Gov. Harold G. Hoffman, who
doubts that the Lindbergh mystery
will be solved by Hauptmann’s exe
cution and would like to see his life
prolonged indefinitely, had said
there would be no reprieve.
The area immediately surrounding
the prison was closed off by police.
Only newspaper men and officials
by Kimberling were permitted to
cross their lines.
But soon after dawn a crowd be
gan forming as near as it could get
and this crowd was expected to be
of huge proportions by dusk. Pri
vate automobiles, busses, and trains
were bringing in excursionists from
nearby cities.
The Lindbergh kidnaping—a bru
tal, wanton crime that shocked the
world—rushed forward to its de
nouement on the wings of public
hysteria, rumor and melodrama
that has characterized it from the
night of March 1, 1932, when Col.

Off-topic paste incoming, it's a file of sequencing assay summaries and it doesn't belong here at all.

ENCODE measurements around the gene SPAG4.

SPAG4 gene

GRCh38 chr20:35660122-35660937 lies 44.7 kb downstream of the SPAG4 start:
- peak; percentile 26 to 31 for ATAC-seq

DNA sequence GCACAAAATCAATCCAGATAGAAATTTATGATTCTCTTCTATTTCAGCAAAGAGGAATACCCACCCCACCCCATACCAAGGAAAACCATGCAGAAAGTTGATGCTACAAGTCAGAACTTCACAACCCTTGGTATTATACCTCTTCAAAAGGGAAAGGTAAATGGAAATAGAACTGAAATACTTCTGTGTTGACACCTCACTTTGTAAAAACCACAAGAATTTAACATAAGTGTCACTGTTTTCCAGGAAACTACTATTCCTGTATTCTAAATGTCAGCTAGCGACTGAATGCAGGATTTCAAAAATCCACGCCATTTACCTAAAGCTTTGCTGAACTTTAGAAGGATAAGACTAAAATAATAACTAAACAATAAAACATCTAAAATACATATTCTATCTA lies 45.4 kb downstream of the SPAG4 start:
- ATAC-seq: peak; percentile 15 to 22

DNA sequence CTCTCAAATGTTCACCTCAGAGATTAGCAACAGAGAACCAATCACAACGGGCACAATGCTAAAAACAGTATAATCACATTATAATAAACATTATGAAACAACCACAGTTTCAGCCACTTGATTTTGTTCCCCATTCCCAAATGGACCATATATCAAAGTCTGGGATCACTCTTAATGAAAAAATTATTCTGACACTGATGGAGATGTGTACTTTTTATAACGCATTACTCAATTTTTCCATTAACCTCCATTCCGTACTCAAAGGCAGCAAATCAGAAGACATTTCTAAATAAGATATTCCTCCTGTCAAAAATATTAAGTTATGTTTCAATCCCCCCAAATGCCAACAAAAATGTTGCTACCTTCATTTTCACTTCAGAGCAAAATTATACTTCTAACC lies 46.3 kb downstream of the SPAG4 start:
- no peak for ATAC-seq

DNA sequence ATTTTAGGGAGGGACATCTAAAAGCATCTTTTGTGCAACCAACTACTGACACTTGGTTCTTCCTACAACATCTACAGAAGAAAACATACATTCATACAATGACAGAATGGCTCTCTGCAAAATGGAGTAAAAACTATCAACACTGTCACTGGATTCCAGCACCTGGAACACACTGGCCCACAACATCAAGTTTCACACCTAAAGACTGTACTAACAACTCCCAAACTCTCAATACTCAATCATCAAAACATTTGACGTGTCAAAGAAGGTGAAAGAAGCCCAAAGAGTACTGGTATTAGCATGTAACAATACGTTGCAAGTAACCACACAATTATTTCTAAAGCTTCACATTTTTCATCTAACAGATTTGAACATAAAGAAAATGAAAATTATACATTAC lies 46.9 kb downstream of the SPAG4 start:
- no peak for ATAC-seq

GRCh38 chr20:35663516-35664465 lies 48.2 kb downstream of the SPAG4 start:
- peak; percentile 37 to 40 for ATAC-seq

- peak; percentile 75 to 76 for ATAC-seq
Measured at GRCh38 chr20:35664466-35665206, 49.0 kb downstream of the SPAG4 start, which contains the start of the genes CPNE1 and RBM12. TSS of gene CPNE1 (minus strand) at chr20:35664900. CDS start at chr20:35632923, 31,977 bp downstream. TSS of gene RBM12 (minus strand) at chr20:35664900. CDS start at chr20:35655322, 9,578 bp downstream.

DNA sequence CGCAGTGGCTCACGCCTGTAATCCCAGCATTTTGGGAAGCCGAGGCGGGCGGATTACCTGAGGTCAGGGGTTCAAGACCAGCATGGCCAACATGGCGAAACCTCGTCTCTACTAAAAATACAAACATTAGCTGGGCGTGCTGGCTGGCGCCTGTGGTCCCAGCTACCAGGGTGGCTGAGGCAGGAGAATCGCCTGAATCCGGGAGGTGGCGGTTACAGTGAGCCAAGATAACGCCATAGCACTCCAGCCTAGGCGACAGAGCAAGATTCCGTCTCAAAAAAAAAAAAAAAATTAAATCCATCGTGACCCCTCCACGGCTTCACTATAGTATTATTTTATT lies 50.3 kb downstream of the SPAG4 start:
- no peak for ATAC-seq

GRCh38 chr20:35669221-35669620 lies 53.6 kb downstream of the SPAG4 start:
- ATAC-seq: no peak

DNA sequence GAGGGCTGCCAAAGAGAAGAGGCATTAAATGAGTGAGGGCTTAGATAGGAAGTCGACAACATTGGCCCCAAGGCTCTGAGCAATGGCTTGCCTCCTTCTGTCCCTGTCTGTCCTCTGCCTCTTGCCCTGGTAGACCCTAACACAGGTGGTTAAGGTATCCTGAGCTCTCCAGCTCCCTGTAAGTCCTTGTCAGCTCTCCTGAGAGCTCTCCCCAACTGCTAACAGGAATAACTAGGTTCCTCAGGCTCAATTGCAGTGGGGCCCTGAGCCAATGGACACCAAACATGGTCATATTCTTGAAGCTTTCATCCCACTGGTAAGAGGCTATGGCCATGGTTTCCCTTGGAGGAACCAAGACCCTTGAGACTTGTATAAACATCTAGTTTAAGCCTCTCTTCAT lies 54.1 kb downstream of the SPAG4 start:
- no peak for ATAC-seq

Charles A. Lindbergh informed the
village constable of Hopewell, n. J„
by telephone, that his baby had
been stolen from its crib.
Characters Await Denouement
Gov. Hoffman, silent and appar
ently crushed by his failure to clear
up the mystery he maintains was
not cleared by Hauptmann's arrest
and conviction, was in semi-seclu
sion, awaiting a possible summons
from the death house that the
prisoner wanted to see him and
change his story.
In the tiny English village of
Weald. Col. Lindbergh, his wife, and
their son, Jon, lived the quiet life
of country people, apparently un
aware that the life of the man con
victed of killing their first born was